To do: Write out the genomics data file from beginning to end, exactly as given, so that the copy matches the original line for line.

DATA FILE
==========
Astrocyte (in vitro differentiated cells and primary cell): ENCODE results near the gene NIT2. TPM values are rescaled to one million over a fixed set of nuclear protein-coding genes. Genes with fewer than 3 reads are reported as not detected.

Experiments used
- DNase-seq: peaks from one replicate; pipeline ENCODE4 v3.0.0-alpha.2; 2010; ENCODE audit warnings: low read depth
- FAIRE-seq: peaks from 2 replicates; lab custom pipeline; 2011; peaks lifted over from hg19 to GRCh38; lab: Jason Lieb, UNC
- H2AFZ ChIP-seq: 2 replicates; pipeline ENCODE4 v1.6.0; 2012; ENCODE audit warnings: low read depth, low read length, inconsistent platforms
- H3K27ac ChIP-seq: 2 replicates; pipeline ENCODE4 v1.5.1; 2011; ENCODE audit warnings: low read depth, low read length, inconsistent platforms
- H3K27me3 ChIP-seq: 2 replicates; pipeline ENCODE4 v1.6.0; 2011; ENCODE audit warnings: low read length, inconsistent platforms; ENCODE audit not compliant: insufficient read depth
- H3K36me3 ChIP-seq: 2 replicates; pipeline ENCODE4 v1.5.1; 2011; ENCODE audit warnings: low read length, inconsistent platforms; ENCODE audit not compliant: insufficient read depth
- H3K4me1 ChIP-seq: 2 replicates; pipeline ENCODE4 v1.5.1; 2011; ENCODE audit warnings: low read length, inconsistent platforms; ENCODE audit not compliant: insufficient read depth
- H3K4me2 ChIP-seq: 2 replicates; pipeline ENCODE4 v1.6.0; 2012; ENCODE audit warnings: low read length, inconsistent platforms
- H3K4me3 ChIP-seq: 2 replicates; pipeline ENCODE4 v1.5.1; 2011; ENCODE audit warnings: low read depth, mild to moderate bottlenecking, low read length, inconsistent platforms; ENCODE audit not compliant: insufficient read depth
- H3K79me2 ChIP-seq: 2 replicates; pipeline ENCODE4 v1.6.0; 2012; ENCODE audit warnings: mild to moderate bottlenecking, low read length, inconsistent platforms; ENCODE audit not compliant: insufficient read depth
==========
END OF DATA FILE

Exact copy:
Astrocyte (in vitro differentiated cells and primary cell): ENCODE results near the gene NIT2. TPM values are rescaled to one million over a fixed set of nuclear protein-coding genes. Genes with fewer than 3 reads are reported as not detected.

Experiments used
- DNase-seq: peaks from one replicate; pipeline ENCODE4 v3.0.0-alpha.2; 2010; ENCODE audit warnings: low read depth
- FAIRE-seq: peaks from 2 replicates; lab custom pipeline; 2011; peaks lifted over from hg19 to GRCh38; lab: Jason Lieb, UNC
- H2AFZ ChIP-seq: 2 replicates; pipeline ENCODE4 v1.6.0; 2012; ENCODE audit warnings: low read depth, low read length, inconsistent platforms
- H3K27ac ChIP-seq: 2 replicates; pipeline ENCODE4 v1.5.1; 2011; ENCODE audit warnings: low read depth, low read length, inconsistent platforms
- H3K27me3 ChIP-seq: 2 replicates; pipeline ENCODE4 v1.6.0; 2011; ENCODE audit warnings: low read length, inconsistent platforms; ENCODE audit not compliant: insufficient read depth
- H3K36me3 ChIP-seq: 2 replicates; pipeline ENCODE4 v1.5.1; 2011; ENCODE audit warnings: low read length, inconsistent platforms; ENCODE audit not compliant: insufficient read depth
- H3K4me1 ChIP-seq: 2 replicates; pipeline ENCODE4 v1.5.1; 2011; ENCODE audit warnings: low read length, inconsistent platforms; ENCODE audit not compliant: insufficient read depth
- H3K4me2 ChIP-seq: 2 replicates; pipeline ENCODE4 v1.6.0; 2012; ENCODE audit warnings: low read length, inconsistent platforms
- H3K4me3 ChIP-seq: 2 replicates; pipeline ENCODE4 v1.5.1; 2011; ENCODE audit warnings: low read depth, mild to moderate bottlenecking, low read length, inconsistent platforms; ENCODE audit not compliant: insufficient read depth
- H3K79me2 ChIP-seq: 2 replicates; pipeline ENCODE4 v1.6.0; 2012; ENCODE audit warnings: mild to moderate bottlenecking, low read length, inconsistent platforms; ENCODE audit not compliant: insufficient read depth